After a tough weekend in Chicago, I took a little bit of a break for 2 weeks.  I still did some light running and cross training(road biking), and it felt good to just relax and get my legs back underneath me.  This week, I began to feel more like myself.  Roland and I had a really lengthy conversation about the next steps and where I am in my overall fitness and development.  As I said in my last post, there is a lot of fitness gained from the training cycle despite the marathon not going as planned.  We agreed that doing a race like Marine Corps would give me a really good chance to win.  "If you start thinking about going into the race with the intention to win NOW, you will have the mental edge," he said.  He went on, "Let's work on winning the local race first, then move on to one of the big international races again.  Marine Corps is the perfect set up for you."

I think during the conversation, we found the answer perhaps to what I need to really do going forward, as explained below:

While the training cycle was a success, there are areas I need to improve in.  I need to run both faster AND slower.  "We need to get you to run faster on your quick runs, but ALSO slower on your longest runs."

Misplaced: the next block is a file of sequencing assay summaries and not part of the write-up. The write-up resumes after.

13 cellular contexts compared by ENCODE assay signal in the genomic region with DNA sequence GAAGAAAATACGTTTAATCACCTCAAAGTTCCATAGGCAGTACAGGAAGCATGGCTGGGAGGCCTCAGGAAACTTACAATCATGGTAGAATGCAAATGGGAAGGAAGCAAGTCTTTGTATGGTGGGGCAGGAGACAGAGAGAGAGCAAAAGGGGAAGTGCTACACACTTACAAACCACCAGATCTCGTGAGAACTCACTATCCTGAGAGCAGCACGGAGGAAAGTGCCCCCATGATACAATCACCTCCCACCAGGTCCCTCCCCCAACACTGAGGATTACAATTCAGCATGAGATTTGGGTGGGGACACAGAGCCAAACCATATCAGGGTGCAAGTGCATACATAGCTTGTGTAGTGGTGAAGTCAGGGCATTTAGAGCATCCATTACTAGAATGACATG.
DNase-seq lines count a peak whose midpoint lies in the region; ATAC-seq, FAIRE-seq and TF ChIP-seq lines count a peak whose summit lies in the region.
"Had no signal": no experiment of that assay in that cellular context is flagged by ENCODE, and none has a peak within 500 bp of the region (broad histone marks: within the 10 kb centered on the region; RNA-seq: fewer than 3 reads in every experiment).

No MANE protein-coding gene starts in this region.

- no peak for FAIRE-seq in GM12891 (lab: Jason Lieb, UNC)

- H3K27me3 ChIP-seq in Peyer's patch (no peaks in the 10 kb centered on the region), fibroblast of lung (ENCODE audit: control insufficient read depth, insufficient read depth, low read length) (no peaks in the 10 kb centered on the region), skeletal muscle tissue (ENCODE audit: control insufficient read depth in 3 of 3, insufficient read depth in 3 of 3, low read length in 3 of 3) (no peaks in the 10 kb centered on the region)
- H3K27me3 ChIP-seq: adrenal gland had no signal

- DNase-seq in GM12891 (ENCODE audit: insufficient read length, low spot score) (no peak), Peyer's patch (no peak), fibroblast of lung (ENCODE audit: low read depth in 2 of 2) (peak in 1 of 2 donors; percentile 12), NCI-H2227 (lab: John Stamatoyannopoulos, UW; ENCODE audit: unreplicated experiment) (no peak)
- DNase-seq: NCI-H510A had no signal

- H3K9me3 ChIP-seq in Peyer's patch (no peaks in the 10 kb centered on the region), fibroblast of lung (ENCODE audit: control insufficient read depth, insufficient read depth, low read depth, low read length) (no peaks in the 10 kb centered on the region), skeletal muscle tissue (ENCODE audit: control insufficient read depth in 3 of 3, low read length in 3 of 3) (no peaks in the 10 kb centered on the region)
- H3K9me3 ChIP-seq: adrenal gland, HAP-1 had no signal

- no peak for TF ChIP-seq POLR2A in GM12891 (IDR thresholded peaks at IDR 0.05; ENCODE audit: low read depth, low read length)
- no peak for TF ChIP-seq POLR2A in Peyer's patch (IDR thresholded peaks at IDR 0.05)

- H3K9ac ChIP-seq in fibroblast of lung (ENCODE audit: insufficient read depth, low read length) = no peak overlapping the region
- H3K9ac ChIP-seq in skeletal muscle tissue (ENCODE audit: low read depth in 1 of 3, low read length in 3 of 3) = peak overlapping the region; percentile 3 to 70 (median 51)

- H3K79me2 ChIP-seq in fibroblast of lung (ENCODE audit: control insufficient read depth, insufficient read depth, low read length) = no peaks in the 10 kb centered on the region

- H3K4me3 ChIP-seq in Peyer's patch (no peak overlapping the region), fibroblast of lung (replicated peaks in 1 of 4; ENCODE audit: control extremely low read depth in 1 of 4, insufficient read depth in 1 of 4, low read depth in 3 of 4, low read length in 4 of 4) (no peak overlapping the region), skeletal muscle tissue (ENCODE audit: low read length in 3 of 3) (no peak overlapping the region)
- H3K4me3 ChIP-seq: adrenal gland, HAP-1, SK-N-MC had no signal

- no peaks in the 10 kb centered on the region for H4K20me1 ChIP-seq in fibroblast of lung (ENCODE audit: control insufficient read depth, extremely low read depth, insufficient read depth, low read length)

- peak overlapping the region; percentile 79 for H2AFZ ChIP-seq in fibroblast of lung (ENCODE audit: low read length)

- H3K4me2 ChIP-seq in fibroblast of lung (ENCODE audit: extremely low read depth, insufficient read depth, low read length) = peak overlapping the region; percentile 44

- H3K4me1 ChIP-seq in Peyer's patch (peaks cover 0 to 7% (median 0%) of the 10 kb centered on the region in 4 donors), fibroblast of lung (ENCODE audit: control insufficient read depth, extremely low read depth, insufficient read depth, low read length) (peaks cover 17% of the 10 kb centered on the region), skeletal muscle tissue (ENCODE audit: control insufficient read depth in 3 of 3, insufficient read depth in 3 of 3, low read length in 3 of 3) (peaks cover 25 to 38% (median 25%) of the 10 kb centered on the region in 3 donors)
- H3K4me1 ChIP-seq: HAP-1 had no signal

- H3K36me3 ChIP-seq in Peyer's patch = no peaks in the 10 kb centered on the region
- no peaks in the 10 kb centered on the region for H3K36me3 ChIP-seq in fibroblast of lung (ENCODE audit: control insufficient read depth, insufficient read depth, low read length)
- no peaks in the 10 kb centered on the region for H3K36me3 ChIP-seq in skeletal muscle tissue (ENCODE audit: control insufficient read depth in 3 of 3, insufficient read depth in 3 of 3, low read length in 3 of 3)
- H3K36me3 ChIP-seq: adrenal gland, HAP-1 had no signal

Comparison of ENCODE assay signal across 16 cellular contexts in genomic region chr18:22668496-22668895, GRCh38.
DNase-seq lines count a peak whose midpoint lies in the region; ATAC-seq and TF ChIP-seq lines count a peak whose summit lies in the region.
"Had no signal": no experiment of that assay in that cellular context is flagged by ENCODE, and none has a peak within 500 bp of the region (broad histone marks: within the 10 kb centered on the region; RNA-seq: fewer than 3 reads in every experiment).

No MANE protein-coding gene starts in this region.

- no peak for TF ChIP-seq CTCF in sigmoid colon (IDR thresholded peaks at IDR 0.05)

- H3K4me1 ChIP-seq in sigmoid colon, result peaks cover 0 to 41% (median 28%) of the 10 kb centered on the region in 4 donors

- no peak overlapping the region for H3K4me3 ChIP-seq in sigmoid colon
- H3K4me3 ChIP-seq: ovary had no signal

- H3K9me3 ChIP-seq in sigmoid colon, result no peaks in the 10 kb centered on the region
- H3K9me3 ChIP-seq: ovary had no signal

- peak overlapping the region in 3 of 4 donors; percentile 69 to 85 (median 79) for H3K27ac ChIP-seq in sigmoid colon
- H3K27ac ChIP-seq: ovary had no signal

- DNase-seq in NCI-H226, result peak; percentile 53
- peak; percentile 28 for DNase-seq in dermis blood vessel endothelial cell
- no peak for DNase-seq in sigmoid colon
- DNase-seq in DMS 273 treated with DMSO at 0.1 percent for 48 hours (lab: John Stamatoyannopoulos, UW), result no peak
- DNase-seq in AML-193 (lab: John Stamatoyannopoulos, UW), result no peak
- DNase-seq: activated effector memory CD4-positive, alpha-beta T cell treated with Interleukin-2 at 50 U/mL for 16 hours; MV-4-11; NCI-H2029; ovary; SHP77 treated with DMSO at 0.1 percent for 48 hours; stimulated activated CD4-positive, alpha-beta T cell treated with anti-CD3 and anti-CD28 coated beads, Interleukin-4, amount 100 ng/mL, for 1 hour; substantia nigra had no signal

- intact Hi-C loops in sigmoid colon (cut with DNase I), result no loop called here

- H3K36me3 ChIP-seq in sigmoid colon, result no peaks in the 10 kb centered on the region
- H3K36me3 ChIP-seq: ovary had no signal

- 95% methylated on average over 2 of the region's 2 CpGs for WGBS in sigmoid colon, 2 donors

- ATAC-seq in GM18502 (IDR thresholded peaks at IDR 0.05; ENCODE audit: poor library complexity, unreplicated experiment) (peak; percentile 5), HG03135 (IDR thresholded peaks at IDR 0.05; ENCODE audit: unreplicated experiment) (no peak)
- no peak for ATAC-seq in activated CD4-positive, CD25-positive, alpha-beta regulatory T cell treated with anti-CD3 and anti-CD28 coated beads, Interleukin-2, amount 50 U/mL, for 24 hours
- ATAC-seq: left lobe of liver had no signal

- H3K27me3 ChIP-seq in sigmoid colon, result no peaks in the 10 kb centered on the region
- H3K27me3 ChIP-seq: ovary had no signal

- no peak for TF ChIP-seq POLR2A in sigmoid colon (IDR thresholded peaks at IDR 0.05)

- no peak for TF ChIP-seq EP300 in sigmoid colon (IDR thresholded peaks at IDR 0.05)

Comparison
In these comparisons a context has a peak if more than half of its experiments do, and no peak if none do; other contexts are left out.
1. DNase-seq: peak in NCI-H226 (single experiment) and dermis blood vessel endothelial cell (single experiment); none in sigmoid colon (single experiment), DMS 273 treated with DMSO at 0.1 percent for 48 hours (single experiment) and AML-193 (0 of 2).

Roland went on, "You got a little excited during that 26 mile run, and ran it a bit too quickly.  I think that cost you the race in Chicago."  Deep down, I knew he was right, but I also knew that I am getting this piece by piece.  Perhaps the only way of figuring this out was to push the envelope.  It's always been my style.  My first goal was to master the 26 mile run in training, and I accomplished was just a bit too quick.  Roland understands that, too-sometimes it takes piece by piece.